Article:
How General Mills Is Getting Its Mojo Back

MarketsMotley Fool

General Mills (NYSE: GIS) introduced Lucky Charms exactly 55 years ago, and on Wednesday, it showed the markets that its luck may be turning. The packaged food giant beat profit expectations for its fiscal third quarter and raised guidance. That's in fairly sharp contrast to how the industry has been performing in recent years as consumers gradually shift their pantries away from highly processed foods toward somewhat healthier fare.

In this segment from MarketFoolery, host Chris Hill and Motley Fool Asset Management's Bill Barker discuss the strategies that have allowed General Mills to pivot toward what is looking like a rebound.

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A full transcript follows the video.

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This video was recorded on March 20, 2019.

Chris Hill: Let's move on to General Mills. It was on this day in 1964 that General Mills introduced Lucky Charms cereal, so maybe appropriate that they're reporting today. Shares of General Mills up about 4% this morning after third-quarter profits came in higher than expected. They also raised guidance for the full fiscal year. Look, I mentioned the cereal. Chances are, many people listening -- and by many, I mean the dozens who are listening -- have something that General Mills sells in their kitchen cabinets right now, when you think of all of the brands that they have across breakfast, lunch, dinner. Haagen Dazs, Progresso soup, Yoplait yogurt, Pillsbury, Betty Crocker. Of course, the big acquisition they had of Blue Buffalo pet food. A lot of brands that people are familiar with. Speaking of stocks that have been knocked around, the recent past has been pretty good for General Mills.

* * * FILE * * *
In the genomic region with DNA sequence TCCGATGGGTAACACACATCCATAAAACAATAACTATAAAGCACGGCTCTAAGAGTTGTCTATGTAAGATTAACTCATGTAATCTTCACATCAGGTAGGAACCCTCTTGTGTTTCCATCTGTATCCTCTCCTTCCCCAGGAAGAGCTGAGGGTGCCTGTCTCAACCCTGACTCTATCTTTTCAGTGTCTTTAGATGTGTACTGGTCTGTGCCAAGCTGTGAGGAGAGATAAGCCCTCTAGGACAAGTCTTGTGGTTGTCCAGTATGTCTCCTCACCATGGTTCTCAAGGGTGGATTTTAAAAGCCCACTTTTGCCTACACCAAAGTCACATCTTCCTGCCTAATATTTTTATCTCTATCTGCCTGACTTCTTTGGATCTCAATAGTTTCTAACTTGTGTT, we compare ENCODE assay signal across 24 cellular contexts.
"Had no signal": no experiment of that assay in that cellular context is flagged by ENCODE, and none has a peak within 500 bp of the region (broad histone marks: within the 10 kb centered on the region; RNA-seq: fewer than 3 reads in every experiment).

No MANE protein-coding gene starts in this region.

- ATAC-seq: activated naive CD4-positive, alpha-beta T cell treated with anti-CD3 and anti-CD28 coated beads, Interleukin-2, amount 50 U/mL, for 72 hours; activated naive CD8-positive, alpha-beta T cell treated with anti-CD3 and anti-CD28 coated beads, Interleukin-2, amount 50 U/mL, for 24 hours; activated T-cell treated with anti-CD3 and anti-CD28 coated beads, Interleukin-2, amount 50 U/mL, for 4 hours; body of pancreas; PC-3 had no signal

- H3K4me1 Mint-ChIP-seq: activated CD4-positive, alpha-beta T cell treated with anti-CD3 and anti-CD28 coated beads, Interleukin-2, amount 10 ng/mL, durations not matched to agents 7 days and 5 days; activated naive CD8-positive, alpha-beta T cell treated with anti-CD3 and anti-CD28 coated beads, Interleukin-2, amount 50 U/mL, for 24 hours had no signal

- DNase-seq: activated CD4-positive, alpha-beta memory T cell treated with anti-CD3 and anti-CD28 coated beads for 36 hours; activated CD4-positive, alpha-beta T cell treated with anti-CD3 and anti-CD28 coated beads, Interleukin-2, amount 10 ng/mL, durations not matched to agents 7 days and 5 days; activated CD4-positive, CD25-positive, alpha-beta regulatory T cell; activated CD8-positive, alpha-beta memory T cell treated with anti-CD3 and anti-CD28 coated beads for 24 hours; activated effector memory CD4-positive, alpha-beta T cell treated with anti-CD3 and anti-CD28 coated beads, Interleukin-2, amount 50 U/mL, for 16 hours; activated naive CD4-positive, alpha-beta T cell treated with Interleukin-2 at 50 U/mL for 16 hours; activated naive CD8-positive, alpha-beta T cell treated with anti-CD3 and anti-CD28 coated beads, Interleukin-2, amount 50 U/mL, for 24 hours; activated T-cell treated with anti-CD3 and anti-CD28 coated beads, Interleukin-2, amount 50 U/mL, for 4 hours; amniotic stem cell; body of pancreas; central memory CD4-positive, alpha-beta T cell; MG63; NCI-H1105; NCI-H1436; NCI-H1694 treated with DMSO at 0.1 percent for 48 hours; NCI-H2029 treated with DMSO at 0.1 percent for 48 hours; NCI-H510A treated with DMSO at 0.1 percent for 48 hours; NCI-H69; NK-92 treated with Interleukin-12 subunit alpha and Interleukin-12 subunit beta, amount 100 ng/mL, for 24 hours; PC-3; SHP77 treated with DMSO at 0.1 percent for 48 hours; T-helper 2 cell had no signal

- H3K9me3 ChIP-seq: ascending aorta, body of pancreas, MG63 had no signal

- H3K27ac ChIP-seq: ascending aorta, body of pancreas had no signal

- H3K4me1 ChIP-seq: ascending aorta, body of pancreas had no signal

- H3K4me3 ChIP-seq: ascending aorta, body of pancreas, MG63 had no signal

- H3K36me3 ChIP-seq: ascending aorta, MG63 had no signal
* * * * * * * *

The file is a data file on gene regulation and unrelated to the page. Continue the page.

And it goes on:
Bill Barker: In reference to the brands, I went to their page to remind myself, because there are so many of them, what there is in General Mills. I have to say, they start off with one of the most modest claims that I've ever seen for their brands. At the top of the page, this is their claim: "We know when we're at our best, people love our products." Many would just go with, "People love our products."

Hill: [laughs] Right.

Barker: [laughs] It's like, what about when you're not at your best?

Hill: Well, then people don't love them.

Barker: [laughs] You ever get a particularly weak box of Lucky Charms or something? Like, "Ugh, not at their best on this one."

Hill: Yeah, exactly. That actually makes me like General Mills more. We're going to talk about how companies message themselves in a moment. We'll get into this a little bit more with the impending IPO.

Barker: Did you have an actual question that I didn't answer there?